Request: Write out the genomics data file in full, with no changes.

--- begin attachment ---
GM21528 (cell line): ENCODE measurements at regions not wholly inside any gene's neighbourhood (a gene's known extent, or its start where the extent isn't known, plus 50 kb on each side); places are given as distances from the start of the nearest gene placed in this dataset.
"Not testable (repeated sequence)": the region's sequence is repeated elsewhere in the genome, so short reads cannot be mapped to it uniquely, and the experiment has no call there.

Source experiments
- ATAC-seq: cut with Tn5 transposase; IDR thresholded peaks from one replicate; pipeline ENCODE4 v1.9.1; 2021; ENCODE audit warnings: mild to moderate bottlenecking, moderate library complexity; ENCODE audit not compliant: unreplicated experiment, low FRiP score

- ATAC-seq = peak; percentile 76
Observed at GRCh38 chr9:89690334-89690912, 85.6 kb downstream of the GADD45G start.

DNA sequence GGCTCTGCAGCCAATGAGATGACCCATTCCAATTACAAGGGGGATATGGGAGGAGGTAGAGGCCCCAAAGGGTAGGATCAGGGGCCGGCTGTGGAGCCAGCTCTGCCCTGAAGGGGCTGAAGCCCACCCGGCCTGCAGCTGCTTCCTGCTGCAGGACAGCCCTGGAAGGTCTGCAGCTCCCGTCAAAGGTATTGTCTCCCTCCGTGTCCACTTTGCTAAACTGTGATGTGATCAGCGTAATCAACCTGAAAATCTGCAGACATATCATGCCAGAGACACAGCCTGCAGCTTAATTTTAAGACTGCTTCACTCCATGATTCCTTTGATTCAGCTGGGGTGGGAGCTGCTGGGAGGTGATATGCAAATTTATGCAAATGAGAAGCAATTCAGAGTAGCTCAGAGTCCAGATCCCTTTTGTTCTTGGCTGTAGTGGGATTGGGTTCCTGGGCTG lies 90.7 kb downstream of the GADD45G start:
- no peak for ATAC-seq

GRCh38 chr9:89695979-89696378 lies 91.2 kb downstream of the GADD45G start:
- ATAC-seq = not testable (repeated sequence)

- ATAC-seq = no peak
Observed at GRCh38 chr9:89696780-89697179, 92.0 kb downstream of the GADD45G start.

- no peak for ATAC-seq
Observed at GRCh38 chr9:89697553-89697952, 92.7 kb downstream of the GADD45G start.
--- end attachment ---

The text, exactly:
GM21528 (cell line): ENCODE measurements at regions not wholly inside any gene's neighbourhood (a gene's known extent, or its start where the extent isn't known, plus 50 kb on each side); places are given as distances from the start of the nearest gene placed in this dataset.
"Not testable (repeated sequence)": the region's sequence is repeated elsewhere in the genome, so short reads cannot be mapped to it uniquely, and the experiment has no call there.

Source experiments
- ATAC-seq: cut with Tn5 transposase; IDR thresholded peaks from one replicate; pipeline ENCODE4 v1.9.1; 2021; ENCODE audit warnings: mild to moderate bottlenecking, moderate library complexity; ENCODE audit not compliant: unreplicated experiment, low FRiP score

- ATAC-seq = peak; percentile 76
Observed at GRCh38 chr9:89690334-89690912, 85.6 kb downstream of the GADD45G start.

DNA sequence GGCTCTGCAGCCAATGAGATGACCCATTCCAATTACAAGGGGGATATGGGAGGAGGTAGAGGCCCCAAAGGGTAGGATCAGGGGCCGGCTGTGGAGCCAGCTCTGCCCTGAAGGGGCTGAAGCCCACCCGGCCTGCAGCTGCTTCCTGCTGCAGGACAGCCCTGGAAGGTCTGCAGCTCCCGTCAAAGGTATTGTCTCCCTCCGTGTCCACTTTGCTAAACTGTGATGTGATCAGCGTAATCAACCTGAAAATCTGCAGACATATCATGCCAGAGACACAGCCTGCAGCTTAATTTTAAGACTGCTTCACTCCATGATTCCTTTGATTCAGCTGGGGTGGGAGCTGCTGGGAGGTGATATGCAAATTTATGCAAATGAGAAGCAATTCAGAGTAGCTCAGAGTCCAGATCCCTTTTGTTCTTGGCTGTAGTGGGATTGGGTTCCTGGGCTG lies 90.7 kb downstream of the GADD45G start:
- no peak for ATAC-seq

GRCh38 chr9:89695979-89696378 lies 91.2 kb downstream of the GADD45G start:
- ATAC-seq = not testable (repeated sequence)

- ATAC-seq = no peak
Observed at GRCh38 chr9:89696780-89697179, 92.0 kb downstream of the GADD45G start.

- no peak for ATAC-seq
Observed at GRCh38 chr9:89697553-89697952, 92.7 kb downstream of the GADD45G start.